Wednesday, March 15, 2017




On the banks of Noxontown Lake of Appoquinimink Hundred in New Castle county, lies ancient Noxontown, a site that first attracted the settlers from Finland who came about 1669. In the pioneer days it was the seat of many fairs, including the first annual Delaware fair. These fairs brought to Delaware many thousands of visitors from the Mid Atlantic colonies.

Noxontown was where Caeser Rodney's troops encamped in 1777 to hinder the British and Hessian troops of General Howe on their march up the peninsula toward Philadelphia. There is also a story that a plot to betray General Washington was unraveled at this camp.

Near by this village was born the Rev. Levi Scott, the first American Bishop of the Methodist Episcopal Church who is buried at Union Chapel. The parents of Bishop Scott emigrated to “Wooden Duck”, Appoquinimink , from Ireland in 1772.

The home of Governor John Hunn's father, who was a “chief” to the Maryland-Delaware Underground Railroad was located near the village.

Early records dated 1669 show William Tom petitioned Governor Nicholas of New York for a permit on behalf a group of Finnish settlers in 1671 when 400 acres were patented to Abraham Coffin, called “Mountain Neck” .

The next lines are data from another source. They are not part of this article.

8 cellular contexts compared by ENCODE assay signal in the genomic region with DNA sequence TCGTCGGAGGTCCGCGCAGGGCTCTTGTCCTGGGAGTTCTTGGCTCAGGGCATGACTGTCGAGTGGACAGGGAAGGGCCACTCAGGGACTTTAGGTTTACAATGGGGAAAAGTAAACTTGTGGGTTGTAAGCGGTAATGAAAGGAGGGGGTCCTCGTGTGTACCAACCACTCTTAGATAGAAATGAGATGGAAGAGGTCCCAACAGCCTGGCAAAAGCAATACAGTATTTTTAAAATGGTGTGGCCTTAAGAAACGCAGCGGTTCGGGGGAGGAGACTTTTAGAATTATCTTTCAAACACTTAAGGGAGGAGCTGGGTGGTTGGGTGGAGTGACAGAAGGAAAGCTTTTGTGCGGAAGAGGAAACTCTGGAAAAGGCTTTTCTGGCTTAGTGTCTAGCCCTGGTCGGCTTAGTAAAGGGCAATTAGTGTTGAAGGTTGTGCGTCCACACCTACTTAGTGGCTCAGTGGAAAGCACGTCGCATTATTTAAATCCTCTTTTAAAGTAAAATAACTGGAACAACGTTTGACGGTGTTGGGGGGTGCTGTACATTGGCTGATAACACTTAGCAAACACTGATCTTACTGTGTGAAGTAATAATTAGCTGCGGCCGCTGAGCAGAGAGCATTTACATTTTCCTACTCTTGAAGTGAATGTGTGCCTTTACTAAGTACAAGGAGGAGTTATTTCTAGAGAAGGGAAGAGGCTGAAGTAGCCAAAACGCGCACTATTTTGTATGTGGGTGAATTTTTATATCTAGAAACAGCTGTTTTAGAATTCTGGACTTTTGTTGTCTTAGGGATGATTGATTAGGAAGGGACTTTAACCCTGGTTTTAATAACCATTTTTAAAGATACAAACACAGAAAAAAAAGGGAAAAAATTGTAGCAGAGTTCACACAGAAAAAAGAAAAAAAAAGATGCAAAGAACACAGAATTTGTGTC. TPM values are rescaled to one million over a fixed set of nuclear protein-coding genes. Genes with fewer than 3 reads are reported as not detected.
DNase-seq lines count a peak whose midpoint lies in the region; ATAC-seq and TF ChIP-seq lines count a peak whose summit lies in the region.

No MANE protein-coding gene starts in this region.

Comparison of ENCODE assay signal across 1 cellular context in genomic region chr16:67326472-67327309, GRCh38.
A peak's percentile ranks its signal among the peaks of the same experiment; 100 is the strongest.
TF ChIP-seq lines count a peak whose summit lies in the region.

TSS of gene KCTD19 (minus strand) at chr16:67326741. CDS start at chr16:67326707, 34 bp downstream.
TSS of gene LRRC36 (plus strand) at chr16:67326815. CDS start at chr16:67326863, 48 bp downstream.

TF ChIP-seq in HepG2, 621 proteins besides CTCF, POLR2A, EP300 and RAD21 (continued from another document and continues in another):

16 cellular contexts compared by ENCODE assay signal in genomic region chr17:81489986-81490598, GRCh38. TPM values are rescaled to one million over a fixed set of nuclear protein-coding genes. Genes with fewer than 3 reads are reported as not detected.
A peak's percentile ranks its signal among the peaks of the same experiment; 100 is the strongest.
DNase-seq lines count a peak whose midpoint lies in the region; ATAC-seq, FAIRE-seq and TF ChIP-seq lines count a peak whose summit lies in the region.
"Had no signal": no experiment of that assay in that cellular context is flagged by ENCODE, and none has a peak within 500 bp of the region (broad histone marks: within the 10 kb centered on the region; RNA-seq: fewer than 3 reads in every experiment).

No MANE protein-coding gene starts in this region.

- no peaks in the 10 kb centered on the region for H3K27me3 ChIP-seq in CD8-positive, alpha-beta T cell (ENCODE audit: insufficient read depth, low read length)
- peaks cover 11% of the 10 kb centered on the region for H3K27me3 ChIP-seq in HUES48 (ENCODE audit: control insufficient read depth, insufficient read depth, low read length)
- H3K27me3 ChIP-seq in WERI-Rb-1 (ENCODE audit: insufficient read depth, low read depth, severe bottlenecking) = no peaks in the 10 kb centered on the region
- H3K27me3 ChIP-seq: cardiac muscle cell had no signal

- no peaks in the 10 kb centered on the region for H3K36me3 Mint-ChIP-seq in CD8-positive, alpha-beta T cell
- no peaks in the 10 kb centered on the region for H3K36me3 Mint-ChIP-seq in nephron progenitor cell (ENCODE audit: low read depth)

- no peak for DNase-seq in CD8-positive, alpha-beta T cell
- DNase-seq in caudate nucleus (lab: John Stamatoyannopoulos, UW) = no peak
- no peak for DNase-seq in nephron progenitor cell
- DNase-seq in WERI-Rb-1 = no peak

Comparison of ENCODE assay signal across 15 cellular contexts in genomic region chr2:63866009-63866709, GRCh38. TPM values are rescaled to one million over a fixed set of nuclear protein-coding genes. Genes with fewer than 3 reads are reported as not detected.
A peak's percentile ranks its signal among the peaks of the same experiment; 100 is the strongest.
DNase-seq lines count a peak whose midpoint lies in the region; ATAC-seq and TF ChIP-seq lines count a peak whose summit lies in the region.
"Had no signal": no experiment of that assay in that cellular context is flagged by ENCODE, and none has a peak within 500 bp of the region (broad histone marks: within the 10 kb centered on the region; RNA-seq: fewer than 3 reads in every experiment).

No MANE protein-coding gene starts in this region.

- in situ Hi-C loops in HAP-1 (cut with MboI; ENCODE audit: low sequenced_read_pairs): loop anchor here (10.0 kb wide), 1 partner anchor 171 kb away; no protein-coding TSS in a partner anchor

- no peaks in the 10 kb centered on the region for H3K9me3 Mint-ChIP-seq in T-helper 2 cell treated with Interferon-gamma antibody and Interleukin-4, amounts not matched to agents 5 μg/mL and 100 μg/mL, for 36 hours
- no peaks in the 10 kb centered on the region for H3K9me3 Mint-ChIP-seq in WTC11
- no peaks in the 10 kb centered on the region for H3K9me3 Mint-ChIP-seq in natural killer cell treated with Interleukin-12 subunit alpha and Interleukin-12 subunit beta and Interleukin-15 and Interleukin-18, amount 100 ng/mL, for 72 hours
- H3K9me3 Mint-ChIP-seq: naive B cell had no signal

Mountain Neck later became a part of the estate of Johannes De Haes in New Castle county.
He and a partner, Ephraim Herrman , held it and other holdings throughout New Castle county.

De Haes was French and an ancestor on his mothers side of the Janiver family, later prominent in Delaware affairs, and the original De Haes settler was a magistrate in William Penns first assembly.

Thomas Noxon, founder of the hamlet had built grist mills on the shore of the lake before 1740 and coastal vessels were once able to sail up Appoquinimink Creek to these mills. Noxon also had a brew house, a malt house and a bake house, which contributed a great deal to the gaiety of the local fairs.

A hotel which had stood there since early times was torn down in 1885. In 1935 there was one of the old mills still is existence.

Today, the Protestant Episcopal School of Saint Andrews for Boys sits at the site of the once proud town.

Wilmington Morning News, Wednesday, January 15, 1936 - Looking Around Delaware

No comments:

Post a Comment